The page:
"Q: Sometime that morning. And at that time you--he told you that he didn't want to discuss it, anything with you without a lawyer, didn't he?

"A: That is correct.

"Q: And didn't you make the statement to him at that time: 'Well, you wouldn't stand in a line-up without a lawyer then, would you?'

"A: No, I did not make the statement to him.

"Q: Is there some--you were quarreling with me when I was misstating the thing about a line-up because you contend that this is not what you mean by a line-up when merely five people's pictures are taken in a group for identification purposes.

"A: What do you mean I was quarreling with you?

"Q: Well, when I would say 'line-up,' you would keep saying there was no line-up held.

"A: Well, there was no line-up held.

"Q: In other words, you regard this as not a line-up?

"A: I regard a line-up as a group of men put in the line-up room and viewed by witnesses and victims.

"Q: Well now, is that the reason that Mrs. Ward was not taken to the line-up room when these pictures were taken?

"MR. LUX [the prosecutor]: I would object to that as irrelevant; why she was taken or not, your Honor. The issue as to the legality of her identification is at issue, not why he did something or why he didn't.

"THE COURT: Well, I think we are getting into a matter of semantics. No matter what you call it, it's a line-up; whether you take a picture of it or a witness is there." (Italics added.)

­FN 3. In Wade the court was careful to express its realization that as a practical matter a witness's first identification of a suspect as the guilty party is not likely to be altered through judicial confrontation because the witness is reluctant to admit error. (388 U.S. at p. 229 [18 L.Ed.2d at p. 1158].) This problem is also augmented when photography is used as the medium of extrajudicial confrontation. "[W]here a photograph has been identified as that of the guilty party, any subsequent corporeal identification [extrajudicial or judicial] of that person may be based not upon the witness's recollection of the features of the guilty party, but upon his recollection of the photograph." (Fn. omitted.) (Wall, supra, at p. 68.)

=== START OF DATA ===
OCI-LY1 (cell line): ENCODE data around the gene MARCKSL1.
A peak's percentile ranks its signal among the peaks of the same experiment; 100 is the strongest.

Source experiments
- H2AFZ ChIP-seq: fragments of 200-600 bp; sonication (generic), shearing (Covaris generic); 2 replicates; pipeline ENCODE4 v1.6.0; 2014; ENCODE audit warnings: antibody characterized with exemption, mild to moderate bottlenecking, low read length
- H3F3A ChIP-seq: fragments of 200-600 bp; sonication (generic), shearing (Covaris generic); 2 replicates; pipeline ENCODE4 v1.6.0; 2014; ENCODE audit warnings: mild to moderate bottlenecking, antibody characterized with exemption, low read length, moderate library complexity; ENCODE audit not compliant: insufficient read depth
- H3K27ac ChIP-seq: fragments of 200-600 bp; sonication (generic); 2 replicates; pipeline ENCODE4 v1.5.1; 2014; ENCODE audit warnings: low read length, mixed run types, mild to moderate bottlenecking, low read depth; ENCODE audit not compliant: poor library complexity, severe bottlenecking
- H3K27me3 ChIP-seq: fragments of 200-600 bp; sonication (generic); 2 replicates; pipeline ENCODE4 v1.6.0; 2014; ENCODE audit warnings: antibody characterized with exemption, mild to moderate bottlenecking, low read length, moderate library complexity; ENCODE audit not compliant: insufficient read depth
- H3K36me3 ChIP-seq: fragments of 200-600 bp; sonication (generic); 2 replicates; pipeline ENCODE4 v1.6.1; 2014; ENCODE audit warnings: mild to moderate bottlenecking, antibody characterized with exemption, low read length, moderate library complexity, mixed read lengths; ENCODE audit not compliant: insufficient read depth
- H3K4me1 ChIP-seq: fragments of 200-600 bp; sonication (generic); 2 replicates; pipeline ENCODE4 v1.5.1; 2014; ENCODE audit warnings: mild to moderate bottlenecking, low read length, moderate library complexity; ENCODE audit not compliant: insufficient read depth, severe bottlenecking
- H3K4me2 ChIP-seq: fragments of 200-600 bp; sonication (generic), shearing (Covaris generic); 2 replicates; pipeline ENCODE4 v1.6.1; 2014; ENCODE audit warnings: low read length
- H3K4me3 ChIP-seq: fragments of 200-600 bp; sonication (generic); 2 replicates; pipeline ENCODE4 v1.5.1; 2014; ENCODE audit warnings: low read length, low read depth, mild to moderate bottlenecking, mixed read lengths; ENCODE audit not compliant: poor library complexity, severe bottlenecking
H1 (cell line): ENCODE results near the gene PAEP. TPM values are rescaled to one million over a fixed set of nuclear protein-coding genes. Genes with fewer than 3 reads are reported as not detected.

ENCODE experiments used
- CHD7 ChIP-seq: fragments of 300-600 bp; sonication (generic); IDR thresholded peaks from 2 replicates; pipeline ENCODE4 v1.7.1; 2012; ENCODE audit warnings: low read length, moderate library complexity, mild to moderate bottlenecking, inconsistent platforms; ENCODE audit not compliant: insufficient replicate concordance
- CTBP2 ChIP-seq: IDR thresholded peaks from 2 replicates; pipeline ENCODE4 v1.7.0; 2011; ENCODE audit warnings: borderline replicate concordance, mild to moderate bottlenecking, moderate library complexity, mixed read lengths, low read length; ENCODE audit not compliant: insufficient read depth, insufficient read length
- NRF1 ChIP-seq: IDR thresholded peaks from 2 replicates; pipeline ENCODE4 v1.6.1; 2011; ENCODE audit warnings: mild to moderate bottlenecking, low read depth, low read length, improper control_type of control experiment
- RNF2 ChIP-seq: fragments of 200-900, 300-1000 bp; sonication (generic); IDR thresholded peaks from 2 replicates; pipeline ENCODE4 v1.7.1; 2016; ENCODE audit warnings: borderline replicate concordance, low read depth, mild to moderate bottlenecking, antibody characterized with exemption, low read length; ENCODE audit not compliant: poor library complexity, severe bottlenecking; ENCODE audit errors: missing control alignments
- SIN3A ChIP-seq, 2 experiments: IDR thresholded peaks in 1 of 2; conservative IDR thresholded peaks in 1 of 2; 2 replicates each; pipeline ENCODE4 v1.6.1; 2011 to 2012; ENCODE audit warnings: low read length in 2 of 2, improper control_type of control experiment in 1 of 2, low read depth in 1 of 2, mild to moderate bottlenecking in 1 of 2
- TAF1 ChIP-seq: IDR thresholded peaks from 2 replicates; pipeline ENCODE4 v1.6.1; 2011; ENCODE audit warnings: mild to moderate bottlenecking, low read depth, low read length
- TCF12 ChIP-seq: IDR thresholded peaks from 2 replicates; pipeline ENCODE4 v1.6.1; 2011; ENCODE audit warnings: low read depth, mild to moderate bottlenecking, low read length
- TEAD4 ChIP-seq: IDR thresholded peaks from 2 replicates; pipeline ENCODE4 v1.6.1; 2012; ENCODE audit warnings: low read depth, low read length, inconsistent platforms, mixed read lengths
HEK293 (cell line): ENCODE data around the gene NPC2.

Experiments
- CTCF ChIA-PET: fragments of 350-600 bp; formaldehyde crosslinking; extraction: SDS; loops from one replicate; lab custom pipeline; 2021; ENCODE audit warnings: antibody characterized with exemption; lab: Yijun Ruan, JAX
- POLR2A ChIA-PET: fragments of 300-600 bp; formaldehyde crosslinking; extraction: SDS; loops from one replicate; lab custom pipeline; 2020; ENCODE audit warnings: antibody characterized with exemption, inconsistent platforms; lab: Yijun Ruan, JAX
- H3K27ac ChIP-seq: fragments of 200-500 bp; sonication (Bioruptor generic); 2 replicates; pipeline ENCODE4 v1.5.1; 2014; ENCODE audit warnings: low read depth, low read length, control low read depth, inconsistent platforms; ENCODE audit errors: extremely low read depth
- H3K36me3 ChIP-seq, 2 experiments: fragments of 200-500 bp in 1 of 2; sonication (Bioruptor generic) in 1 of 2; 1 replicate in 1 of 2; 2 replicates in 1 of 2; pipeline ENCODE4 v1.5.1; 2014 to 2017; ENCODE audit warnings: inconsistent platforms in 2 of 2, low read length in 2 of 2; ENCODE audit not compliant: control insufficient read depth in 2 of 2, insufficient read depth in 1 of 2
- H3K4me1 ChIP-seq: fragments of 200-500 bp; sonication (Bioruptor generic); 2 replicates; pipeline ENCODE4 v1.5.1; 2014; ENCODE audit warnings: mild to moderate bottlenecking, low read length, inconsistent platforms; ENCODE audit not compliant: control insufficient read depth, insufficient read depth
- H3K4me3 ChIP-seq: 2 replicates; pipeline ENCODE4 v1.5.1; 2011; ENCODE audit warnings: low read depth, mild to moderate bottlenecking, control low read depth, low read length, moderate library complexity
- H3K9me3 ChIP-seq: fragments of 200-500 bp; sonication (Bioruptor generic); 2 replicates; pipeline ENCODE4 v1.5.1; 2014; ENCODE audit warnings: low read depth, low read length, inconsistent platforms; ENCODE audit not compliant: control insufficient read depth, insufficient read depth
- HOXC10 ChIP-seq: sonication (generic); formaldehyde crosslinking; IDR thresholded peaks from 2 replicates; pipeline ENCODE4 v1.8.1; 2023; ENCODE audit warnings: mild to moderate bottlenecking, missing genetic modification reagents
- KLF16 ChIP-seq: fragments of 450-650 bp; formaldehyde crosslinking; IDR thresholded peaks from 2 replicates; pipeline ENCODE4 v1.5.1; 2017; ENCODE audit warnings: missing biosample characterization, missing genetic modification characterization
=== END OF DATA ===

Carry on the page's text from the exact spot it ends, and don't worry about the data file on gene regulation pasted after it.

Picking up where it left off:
­FN 4. Even in England, where courts are quite scrupulous in insisting upon fair identification procedures, the use of photographic identification techniques to apprehend a suspect still at large is permitted and approved. (See Wall, supra, pp. 70-71, and cases there cited.)

­FN 5. The view of the English courts on this matter is shown by the case of Haslam (1925) 19 Crim.App. 59. There witnesses had been shown photographs of the defendant, who was in custody, before being called upon to make a corporeal identification of him. The court said: "It is not suggested that the photographs were shown to the witnesses that the police might obtain a clue to the direction in which enquiries might usefully be made, or to the person whom it would be proper to arrest. The appellant had already been arrested, and the effect of what was done was to give the witnesses-- or certainly three of them--an opportunity of studying a photograph of the appellant before they were called on to identify him. That course is indefensible. It cannot be right that when a witness, or a possible witness, is being called on merely to identify a person who is already arrested, that witness, before the identification, should be shown a photograph of the accused person. One can see that sometimes it will happen that when a person has been shown a photograph to assist in the arrest of a wrongdoer not yet arrested he may later give evidence of identification. That is a different thing from what happened here. In that case the person is asked to identify the accused person, notwithstanding the fact that he has previously seen a photograph. A person who has seen a photograph of the accused person may identify him simply because he has seen a photograph of him."

­FN 6. The majority, by framing its decision in terms of whether or not Wade-Gilbert rights "attach" to photographic identifications, successfully misses the point. The question here is not whether the full protection of Wade and Gilbert shall or shall not apply to non-corporeal confrontations; the question is whether law enforcement officials shall be permitted to substitute a less reliable identification technique for a more reliable one without justification.

Opinion Information
Fri, 03/05/19714 Cal.3d 273Review - Criminal AppealOpinion issued

Mar 5 1971Opinion: Affirmed